Additionally, this macro starts a	new page; the new line	number
	      is 1  again (except if the `-rC1'	option is given	on the command
	      line) -- this feature is intended	only for  formatting  multiple
	      man pages; a single man page should contain exactly one TH macro
	      at the beginning of the file.

       .SH [text for a heading]
	      Sets up an unnumbered section heading sticking out to the	 left.
	      Prints  out  all the text	following SH up	to the end of the line
	      (resp. the text in the next line if there	is no argument to  SH)
	      in  bold	face,  one  size  larger  than the base	document size.
	      Additionally, the	left margin for	the following text is reset to
	      its default value.

       .SS [text for a heading]
	      Sets  up	an  secondary, unnumbered section heading.  Prints out
	      all the text following SS	up to the end of the line  (resp.  the
	      text  in	the  next  line	if there is no argument	to SS) in bold
	      face, at the same	size as	the base document size.	 Additionally,
	      the  left	 margin	for the	following text is reset	to its default
	      value.

       .TP [nnn]
	      Sets up an indented paragraph with label.	  The  indentation  is
	      set to nnn if that argument is supplied (the default unit	is `n'
	      if omitted), otherwise it	is  set	 to  the  default  indentation
	      value.   The  first  line	of text	following this macro is	inter-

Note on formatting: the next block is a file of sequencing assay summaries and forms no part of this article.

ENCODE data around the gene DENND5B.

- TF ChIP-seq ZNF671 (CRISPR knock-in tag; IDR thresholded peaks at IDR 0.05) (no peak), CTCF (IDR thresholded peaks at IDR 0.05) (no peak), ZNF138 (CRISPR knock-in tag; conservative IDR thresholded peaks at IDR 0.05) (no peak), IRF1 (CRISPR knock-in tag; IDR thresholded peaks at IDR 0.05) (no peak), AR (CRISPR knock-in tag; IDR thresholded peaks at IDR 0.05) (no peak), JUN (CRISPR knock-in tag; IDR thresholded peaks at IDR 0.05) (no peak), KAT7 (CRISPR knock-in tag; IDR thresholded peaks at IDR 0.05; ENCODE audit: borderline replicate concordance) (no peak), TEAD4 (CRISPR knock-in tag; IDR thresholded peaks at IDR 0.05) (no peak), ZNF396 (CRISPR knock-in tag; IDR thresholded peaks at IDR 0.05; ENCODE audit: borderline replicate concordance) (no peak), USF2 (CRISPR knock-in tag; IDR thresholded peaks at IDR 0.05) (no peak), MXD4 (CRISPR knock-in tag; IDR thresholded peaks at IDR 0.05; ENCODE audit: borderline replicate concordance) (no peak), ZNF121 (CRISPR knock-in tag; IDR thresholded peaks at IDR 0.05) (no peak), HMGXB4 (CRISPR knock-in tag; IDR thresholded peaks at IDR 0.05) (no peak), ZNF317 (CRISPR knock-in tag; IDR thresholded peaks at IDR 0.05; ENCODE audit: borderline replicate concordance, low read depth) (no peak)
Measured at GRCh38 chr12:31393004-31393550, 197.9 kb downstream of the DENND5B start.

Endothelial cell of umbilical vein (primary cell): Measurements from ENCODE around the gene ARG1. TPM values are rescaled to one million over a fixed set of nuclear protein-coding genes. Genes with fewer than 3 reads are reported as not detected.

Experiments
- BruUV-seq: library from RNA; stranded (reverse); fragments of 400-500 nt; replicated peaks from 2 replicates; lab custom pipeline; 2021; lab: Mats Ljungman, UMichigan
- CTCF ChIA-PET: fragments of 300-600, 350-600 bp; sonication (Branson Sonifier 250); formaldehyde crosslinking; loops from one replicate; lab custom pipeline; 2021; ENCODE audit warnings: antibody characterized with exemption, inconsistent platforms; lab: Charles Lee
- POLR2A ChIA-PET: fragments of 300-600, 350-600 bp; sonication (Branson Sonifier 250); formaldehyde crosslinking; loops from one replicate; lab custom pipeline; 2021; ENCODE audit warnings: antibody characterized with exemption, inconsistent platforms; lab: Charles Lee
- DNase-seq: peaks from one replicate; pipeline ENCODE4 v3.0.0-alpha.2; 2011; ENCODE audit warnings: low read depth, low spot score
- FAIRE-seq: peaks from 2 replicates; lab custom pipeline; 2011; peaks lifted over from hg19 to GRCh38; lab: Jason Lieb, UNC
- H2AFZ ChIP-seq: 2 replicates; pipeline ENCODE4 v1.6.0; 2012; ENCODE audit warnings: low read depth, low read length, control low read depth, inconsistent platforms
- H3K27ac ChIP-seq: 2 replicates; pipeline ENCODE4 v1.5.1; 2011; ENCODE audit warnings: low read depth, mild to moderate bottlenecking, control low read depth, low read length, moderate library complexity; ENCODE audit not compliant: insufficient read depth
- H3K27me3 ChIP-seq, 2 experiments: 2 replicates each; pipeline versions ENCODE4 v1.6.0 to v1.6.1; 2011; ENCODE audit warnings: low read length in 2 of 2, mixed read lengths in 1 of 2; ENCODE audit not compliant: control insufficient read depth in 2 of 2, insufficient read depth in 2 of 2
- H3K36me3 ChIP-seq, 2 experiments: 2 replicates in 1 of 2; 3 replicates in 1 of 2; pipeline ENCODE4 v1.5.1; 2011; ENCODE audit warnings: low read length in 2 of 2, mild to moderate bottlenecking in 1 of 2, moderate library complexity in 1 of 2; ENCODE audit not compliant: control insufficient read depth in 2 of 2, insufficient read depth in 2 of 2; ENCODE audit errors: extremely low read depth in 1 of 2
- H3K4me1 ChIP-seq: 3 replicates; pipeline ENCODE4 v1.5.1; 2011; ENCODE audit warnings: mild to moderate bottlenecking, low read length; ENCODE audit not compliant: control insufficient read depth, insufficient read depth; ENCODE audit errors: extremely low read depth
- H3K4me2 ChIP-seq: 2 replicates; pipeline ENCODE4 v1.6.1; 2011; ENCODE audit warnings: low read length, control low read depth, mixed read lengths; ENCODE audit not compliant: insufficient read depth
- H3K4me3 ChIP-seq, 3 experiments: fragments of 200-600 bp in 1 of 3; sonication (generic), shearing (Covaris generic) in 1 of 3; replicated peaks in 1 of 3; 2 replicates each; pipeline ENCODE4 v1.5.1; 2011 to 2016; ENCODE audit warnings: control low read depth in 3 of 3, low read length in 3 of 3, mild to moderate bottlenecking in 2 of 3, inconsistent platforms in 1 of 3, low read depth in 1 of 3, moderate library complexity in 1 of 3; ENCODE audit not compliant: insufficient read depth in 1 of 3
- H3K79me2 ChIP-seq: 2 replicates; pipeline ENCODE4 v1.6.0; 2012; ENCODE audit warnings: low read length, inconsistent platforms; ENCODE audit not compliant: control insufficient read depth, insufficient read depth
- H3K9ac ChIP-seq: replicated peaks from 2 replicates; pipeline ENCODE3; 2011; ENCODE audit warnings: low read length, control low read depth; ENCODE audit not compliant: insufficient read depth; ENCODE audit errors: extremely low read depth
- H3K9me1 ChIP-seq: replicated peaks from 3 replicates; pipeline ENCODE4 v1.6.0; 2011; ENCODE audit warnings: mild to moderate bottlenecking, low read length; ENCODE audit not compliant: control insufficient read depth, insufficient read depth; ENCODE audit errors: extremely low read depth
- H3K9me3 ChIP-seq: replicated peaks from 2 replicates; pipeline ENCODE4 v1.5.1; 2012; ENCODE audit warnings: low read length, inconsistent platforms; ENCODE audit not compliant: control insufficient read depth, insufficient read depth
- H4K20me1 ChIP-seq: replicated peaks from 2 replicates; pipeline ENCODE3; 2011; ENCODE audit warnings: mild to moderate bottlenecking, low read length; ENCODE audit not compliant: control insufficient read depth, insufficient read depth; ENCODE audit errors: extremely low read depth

preted as	a string to be printed flush-left, as it is  appropri-
	      ate  for a label.	 It is not interpreted as part of a paragraph,
	      so there is no attempt to	fill the first line with text from the
	      following	 input	lines.	 Nevertheless,	if the label is	not as
	      wide as the indentation, then the	paragraph starts at  the  same
	      line  (but indented), continuing on the following	lines.	If the
	      label is wider than the indentation, then	the  descriptive  part
	      of  the  paragraph  begins  on  the  line	 following  the	label,
	      entirely indented.  Note that neither font shape nor  font  size
	      of  the  label is	set to a default value;	on the other hand, the
	      rest of the text will have default font settings.	 The TP	 macro
	      is the macro used	for the	explanations you are just reading.

       .LP
       .PP
       .P     These  macros  are  mutual  aliases.   Any of them causes	a line
	      break at the current position,  followed	by  a  vertical	 space